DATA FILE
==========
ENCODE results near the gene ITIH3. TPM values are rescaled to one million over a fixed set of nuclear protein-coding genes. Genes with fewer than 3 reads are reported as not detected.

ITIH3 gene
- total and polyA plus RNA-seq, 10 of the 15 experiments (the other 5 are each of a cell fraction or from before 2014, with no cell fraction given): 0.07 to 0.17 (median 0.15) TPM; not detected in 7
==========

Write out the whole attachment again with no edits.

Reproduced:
ENCODE results near the gene ITIH3. TPM values are rescaled to one million over a fixed set of nuclear protein-coding genes. Genes with fewer than 3 reads are reported as not detected.

ITIH3 gene
- total and polyA plus RNA-seq, 10 of the 15 experiments (the other 5 are each of a cell fraction or from before 2014, with no cell fraction given): 0.07 to 0.17 (median 0.15) TPM; not detected in 7